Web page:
(inspired by seeing Anne Lamott)
Truth, sorrow, and grief have gone missing in popular culture. We are lost. Grief (and anger) are the way home. Anger. Fury. Sadness. Pain. Death. This is the poetics of self-stuff. Tears water our lives – like bathing, baptizing.
We’re told to pick something specific from the menu of life, and not to live in paradox. We are shamed into becoming actors of perfect lives. The newly sober, however, are allowed their real feelings.
There is no freedom without discipline. Habit, not inspiration, is the parent of creativity.
The fourth great prayer after Help, Thanks, and Wow is Whatever.
Know that you are safe. You are preapproved. You are welcomed.
The opposite of faith is certainty.
Love and serve everyone.
[Note: This story is still a work-in-progress]
It’s funny how everyone starts out working at Barrington’s by saying, “I’m not preppy and I’m never going to wear a polo.” But then that first shipment arrives, they discover the joys of sorting through the new stock, and voila, another Barrington’s prepster is born. My own personal fashion decisions have become incredibly limited after three years’ of Barrington’s employee discounts. I can buy brand new clothing for less than I’d pay at thrift stores, so I stock up. But now every morning it’s the same thing—do I wear the blue polo or the red? Continue reading
Observing Dissociative Identity Disorder from the outside is a lesson in contradictions. One day mousy, the next moment roaring, like a beast.
It’s unknown—even to the man—when the Beast became the protector of the Mouse. Some people would call the mouse part of the man a Child alter. Or a Little. But there’s something truly mouse-like about this alter’s presentation. A mouse nervously sniffs the air, prepared to run at any moment, just as this Mousy Little is fearful, always on alert, ever ready to dive beneath the protective covering of the Beast at the first sign of danger. Continue reading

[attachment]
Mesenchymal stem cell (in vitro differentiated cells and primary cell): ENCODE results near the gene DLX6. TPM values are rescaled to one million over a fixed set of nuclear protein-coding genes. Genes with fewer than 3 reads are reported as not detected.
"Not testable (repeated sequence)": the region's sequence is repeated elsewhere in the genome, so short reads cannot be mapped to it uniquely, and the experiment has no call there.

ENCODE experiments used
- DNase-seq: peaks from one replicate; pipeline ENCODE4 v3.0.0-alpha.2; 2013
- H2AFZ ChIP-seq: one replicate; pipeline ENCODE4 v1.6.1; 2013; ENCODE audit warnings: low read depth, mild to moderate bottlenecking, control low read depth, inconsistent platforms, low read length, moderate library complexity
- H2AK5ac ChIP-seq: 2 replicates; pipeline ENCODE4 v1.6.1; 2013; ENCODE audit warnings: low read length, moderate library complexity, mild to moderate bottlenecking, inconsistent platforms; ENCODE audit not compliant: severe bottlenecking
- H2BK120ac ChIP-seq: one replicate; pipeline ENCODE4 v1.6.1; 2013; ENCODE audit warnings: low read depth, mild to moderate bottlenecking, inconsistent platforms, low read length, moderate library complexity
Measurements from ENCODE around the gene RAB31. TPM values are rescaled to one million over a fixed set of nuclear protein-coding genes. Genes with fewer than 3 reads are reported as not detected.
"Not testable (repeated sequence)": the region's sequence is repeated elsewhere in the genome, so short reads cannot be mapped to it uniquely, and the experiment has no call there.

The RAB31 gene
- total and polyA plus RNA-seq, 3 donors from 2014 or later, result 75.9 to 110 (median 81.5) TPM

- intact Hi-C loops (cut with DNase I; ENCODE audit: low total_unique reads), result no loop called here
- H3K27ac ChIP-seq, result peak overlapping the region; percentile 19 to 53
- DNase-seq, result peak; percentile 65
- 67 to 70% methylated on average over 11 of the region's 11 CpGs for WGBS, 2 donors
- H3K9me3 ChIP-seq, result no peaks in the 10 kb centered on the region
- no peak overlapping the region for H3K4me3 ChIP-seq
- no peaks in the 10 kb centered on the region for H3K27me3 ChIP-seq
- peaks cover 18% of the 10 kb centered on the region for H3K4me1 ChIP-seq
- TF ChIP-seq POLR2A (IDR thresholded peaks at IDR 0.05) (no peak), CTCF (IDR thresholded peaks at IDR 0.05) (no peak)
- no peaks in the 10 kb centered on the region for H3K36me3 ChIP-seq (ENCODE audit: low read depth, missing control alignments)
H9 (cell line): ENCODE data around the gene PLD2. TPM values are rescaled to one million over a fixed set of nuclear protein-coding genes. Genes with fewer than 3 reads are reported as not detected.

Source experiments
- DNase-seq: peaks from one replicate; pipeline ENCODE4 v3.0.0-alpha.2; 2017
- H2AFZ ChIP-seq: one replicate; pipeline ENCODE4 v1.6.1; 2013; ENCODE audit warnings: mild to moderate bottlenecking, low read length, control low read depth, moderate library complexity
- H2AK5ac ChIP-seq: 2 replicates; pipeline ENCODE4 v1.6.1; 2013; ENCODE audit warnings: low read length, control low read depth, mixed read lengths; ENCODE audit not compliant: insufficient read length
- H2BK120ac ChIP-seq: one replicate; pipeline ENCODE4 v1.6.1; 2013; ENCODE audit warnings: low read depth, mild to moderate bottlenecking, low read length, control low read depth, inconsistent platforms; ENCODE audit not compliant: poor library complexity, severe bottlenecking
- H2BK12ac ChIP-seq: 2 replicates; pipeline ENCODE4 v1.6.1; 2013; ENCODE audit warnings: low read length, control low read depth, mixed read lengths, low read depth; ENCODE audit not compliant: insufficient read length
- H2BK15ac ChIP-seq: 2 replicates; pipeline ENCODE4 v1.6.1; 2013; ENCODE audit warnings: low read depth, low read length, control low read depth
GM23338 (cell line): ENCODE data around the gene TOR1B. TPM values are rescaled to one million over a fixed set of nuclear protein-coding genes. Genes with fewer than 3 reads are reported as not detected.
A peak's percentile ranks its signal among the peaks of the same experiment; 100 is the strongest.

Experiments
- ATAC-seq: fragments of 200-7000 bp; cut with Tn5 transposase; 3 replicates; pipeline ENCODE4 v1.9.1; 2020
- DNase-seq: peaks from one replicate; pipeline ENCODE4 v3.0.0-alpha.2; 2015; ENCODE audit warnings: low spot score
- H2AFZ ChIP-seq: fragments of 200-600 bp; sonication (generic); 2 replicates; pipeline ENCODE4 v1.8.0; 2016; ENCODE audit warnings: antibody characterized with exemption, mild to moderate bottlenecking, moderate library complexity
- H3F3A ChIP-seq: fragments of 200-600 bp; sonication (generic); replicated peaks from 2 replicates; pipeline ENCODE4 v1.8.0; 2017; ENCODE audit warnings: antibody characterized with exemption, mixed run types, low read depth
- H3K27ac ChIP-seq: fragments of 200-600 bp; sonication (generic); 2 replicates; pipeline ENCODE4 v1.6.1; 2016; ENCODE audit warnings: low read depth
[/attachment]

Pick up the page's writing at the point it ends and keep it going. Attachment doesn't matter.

This story is true. Well, until it isn’t, that is. It’s a real event from my childhood, but the ending is what my childhood imagination had pictured could have happened. Sometimes real life is more pleasant than the world of fairy tales and fantasy. The photo is the real Kandy Kottage from the good old Retro days of Bellevue, Washington where I grew up and read far too many scary stories.
In the back of the family station wagon, a little girl played with her teddy bear. This was long before the days of mandatory seatbelts, child car seats, or even auto safety glass. Continue reading
The recurring, on-going, slow motion, dream of my childhood.
Being buried alive. By my family.
Every night. Every night beginning where it left off the night before. Continue reading